PCOC origami flowersThis weekend I am attending the Pacific Coast Origami Conference. This is my first time, & I feel very much an outsider. The conference consists primarily of classes where one learns a specific origami model in a classroom situation. There are a bit over 200 attendees, most of them from out of town. The majority are simply hobbyists, though there are several cliques of college students who keep very much to themselves.

PCOC modular origami ball ishibashiThe conference is volunteer run, & the organization in general is a bit haphazard. In the afternoon I ended up in a class for which a teacher did not show up, & the same thing happened to a group of people yesterday. I was shocked by the inefficiency of the class sign-up process, which requires everyone to assemble in a conference room & wait for their priority numbers to be called. & we have to do this all over again tomorrow morning.

What has really blown me away, though, is the model exhibition. It is full of a diverse range of models that all combine aesthetics & technical difficulty at a high level. Some of the pieces made me want to cry.

PCOC origami Goran Konjevod
I love the organic shapes of Goran Konjevod’s obsessively pleated creations in paper & metal. I just can’t understand how they are done, even after the creator himself talked to me about his process.

PCOC origami hummingbird Anne Taylor
Anna Taylor created a poetic tableaux of feeding hummingbirds. Hers is one of the most admired entries in the exhibit.

PCOC origami crab
Steve Zheng is represented by a variety of gracefully folded animals, all of them having a sculptural volume.

PCOC origami chimpanzee chimp brian chan
My favorite is Brian Chan’s laughing chimp. The exhibition room is open to the public tomorrow from 10:30am to 5:00pm at the Holiday Inn on Van Ness & Pine.

As part the evening's entertainment, a dozen or so young origami experts participated in a real-time challenge & folded mushrooms, flowers, animals & human figures out of such unlikely papers as toilet seat covers & No. 10 envelopes.

Friday, November 06, 2009

Avedon at SFMOMA

Bi-badonThis afternoon I was at the SFMOMA, primarily to see the extensive Richard Avedon show. The galleries were surprisingly crowded. At least 2 separate tours were going through. The images are so well-known that there are few surprises, though many of the prints are large & even wall-sized. Many of my favorite portraits are here, such as those of Charlie Chaplin, Marilyn Monroe & Truman Capote. I found the vibrant picture of Janis Joplin to be very sad, even though she is smiling in it. Also sad is a Botticelli-like portrait of Lorraine Hunt-Lieberson taken in 2003. Avedon’s most successful portraits have this feeling of fleetingness, as if the subject must have looked quite different just before & just after the picture was captured.

I also took a quick look around the other floors. I was entertained on the 2nd floor by Alex Schweder’s A Sac of Rooms All Day Long, which is a life-size house made of clear vinyl which slowly inflates & deflates. In the 3rd floor photography gallery I found Martin Parr’s hilarious British Food, a 6 x 4 matrix of garish color snapshots of cuppas, cakes, beans, mushy peas & other stuff unidentifiable to me. In the tiny 2nd floor Paul Klee gallery, there is a nicely curated selection of satiric prints by Klee, Kirchner, Beckmann & Kollwitz.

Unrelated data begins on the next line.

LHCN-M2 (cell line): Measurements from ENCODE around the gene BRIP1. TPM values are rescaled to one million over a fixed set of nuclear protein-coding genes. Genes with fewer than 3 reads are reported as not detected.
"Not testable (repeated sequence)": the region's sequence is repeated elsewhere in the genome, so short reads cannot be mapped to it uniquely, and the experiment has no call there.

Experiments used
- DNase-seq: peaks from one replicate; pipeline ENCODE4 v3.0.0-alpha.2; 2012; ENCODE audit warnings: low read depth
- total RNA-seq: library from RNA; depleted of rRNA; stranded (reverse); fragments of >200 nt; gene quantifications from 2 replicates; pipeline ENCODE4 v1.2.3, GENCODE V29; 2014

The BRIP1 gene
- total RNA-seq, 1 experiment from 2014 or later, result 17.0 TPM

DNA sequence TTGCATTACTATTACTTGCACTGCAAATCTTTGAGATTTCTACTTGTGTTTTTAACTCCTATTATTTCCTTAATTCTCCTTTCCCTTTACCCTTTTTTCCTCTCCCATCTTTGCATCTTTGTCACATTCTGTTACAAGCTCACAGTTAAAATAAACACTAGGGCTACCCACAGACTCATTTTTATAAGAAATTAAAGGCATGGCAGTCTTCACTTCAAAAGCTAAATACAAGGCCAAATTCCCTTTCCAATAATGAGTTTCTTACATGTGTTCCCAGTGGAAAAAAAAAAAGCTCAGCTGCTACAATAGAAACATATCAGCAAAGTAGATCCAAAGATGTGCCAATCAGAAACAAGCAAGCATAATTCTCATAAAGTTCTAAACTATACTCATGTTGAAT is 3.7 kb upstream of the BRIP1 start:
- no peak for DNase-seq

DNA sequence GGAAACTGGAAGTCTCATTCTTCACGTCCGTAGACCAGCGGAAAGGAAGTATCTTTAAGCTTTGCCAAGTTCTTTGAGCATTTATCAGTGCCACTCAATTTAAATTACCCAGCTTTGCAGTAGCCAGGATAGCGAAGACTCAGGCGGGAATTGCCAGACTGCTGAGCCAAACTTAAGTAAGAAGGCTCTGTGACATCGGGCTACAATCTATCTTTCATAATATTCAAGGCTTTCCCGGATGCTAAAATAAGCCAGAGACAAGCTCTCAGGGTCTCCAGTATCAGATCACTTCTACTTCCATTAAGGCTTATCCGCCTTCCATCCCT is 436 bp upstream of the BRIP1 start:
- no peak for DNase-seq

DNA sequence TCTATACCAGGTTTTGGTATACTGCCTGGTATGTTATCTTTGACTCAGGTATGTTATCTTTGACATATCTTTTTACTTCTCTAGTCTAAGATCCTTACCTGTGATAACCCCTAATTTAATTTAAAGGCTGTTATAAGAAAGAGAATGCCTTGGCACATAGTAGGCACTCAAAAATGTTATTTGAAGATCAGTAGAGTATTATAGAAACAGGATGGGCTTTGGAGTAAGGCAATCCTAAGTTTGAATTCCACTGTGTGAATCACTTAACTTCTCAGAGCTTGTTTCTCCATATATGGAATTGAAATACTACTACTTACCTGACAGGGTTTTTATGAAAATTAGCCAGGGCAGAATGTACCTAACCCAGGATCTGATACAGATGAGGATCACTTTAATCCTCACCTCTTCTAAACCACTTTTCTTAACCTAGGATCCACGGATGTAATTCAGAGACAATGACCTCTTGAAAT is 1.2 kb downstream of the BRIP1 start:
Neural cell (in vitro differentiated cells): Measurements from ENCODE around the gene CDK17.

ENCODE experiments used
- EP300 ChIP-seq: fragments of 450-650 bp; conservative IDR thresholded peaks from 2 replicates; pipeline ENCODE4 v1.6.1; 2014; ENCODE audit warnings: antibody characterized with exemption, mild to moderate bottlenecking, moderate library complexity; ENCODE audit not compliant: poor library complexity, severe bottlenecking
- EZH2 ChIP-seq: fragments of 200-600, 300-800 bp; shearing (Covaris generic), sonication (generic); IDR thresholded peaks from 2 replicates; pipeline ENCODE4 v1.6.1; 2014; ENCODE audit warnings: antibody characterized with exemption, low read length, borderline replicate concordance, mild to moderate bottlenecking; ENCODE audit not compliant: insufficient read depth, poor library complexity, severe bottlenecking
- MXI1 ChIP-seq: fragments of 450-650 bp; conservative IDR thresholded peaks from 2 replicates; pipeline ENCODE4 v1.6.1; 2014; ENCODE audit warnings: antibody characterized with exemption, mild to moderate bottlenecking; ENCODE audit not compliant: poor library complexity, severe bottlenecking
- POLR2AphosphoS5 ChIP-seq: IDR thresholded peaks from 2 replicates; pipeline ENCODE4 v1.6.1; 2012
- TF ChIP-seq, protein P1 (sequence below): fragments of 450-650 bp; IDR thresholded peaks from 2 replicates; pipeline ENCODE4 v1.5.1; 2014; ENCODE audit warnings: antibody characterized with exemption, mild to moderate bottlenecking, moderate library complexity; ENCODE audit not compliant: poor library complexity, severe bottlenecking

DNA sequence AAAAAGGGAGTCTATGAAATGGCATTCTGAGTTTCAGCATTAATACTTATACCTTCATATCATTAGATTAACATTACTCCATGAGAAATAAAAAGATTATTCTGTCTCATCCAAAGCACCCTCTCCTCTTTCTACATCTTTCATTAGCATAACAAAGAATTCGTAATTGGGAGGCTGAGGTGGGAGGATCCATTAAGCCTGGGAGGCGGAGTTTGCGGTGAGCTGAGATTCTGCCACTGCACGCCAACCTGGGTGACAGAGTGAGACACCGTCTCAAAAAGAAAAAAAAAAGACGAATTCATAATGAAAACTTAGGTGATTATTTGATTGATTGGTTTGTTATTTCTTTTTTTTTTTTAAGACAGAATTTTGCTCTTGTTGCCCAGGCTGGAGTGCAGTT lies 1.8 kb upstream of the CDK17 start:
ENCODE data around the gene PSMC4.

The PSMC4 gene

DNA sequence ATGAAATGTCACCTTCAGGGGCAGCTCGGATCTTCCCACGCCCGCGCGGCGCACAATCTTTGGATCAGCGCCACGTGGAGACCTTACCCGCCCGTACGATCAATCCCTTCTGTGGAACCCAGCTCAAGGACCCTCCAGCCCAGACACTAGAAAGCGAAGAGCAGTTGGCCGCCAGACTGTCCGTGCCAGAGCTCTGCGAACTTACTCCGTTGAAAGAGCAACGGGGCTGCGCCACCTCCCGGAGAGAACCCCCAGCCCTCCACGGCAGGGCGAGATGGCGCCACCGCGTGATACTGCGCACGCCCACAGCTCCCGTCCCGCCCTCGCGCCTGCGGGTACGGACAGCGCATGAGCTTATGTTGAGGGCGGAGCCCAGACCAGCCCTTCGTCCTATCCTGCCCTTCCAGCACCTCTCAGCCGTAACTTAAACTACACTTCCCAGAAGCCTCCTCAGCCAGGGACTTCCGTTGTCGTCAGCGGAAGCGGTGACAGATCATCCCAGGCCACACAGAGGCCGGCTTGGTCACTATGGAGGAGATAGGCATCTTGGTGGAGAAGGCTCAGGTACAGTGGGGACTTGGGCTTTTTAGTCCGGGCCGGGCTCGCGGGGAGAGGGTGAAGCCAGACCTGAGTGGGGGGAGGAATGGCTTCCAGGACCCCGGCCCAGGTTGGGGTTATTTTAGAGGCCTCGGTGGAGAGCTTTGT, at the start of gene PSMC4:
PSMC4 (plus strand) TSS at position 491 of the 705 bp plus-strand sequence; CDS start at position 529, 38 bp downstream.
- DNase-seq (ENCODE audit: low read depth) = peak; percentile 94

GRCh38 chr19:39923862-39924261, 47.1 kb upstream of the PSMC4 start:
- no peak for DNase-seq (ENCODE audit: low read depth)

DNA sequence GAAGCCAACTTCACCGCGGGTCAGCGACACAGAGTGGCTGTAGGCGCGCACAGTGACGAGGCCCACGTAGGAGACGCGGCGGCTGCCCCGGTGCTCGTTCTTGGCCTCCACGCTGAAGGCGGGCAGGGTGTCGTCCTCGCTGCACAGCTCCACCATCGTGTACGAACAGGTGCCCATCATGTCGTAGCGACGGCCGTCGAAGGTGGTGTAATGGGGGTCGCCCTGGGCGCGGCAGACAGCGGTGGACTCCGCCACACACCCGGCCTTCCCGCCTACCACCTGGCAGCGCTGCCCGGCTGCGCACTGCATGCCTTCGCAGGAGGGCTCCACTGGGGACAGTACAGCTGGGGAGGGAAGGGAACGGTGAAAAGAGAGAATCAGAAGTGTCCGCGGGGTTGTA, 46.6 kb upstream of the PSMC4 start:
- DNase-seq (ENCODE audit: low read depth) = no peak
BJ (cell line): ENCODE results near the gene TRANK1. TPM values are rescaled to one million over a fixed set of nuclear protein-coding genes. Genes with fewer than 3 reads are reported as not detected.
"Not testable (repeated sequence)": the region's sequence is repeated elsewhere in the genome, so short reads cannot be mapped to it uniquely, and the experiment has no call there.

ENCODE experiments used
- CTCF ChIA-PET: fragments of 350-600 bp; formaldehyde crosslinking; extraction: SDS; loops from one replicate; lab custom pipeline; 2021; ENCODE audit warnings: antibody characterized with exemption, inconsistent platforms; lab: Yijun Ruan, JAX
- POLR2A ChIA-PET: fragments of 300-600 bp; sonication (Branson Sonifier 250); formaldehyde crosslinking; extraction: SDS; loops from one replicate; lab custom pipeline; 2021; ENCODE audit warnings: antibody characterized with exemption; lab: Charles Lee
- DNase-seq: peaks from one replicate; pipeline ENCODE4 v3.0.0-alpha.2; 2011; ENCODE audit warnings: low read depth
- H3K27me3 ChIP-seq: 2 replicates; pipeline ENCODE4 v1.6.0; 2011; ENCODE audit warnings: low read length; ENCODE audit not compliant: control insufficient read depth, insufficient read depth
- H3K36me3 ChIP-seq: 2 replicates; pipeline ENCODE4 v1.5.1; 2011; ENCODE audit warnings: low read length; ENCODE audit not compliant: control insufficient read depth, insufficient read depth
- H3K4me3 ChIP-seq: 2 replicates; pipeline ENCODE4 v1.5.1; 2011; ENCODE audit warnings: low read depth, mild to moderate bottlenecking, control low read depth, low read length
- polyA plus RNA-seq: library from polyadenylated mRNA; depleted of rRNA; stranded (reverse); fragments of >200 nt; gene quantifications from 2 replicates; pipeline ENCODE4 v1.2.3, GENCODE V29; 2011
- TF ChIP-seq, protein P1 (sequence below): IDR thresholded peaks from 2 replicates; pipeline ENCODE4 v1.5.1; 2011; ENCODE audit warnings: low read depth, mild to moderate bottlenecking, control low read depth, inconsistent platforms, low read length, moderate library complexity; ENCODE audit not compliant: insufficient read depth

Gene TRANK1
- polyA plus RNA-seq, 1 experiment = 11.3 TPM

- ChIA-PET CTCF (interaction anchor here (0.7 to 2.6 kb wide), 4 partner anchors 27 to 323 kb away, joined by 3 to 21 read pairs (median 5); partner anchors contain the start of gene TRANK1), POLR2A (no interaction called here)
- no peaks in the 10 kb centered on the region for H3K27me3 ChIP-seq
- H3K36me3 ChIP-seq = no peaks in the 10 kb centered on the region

Oh, & crossing the walkway to the rooftop garden, one can find Waldo.

Thursday, November 05, 2009

Love’s Labour’s Lost

Elizabethan bandShakespeare’s Globe
Love’s Labour’s Lost
Cal Performances
Zellerbach Hall, Berekeley
Wed, Nov 4, 8 pm

This lively production of Love’s Labour’s Lost from Shakespeare’s Globe attractively recreates the look of the Elizabethan stage. There are no modern lighting effects, & the cast is in luxurious Renaissance dress. It also strives to embrace the audience, starting with an Elizabethan band playing music in the lobby. Inside the theater a life-size deer puppet roams the aisles, as if we’re at the Lion King. Actors often make their entrances through the auditorium. Unfortunately the cavernous Zellerbach Hall works against this approach by seating much of the audience far from the stage.

It’s a highly physical production, with almost as many visual jokes as verbal ones. A hunting dance for the men, of stomping & jumping, was a highlight. Indeed, much of the stage business for the teamed-up ladies & lords approaches dance. I liked just watching the way Philip Cumbus moved as the King of Navarre. Trystan Gravelle was beguiling as Berowne & hilariously frazzled when he was undone in the letter scene. Michelle Terry can’t be ignored as a firm-willed yet mad-cap Princess of France. Her sudden change of emotion when receiving Marcade’s news was stunning & moving. The diminutive Fergal McElhernon had a new set of wacky moves for each of his appearances as the randy Costard. Paul Ready’s Don Armado was unexpectedly melancholy & lethargic, & he strangely reminded me of someone I know.

Despite the virtual absence of a plot, the production had a sense of building towards climaxes, especially in the 2nd half. I loved its promising start with a series of fart jokes. The pageant of the Nine Worthies ends with an exciting brawl & food fight. The only problem I had was with the dense Elizabethan language. There were frequent stretches of rapid dialogue that I could not decode. What’s all this about a moral & its l’envoy? The audience seemed to laugh at the right places, though I wonder how many could say what was going on. The lady next to me consumed 2 bottled soft drinks during the 1st half & did not return from intermission.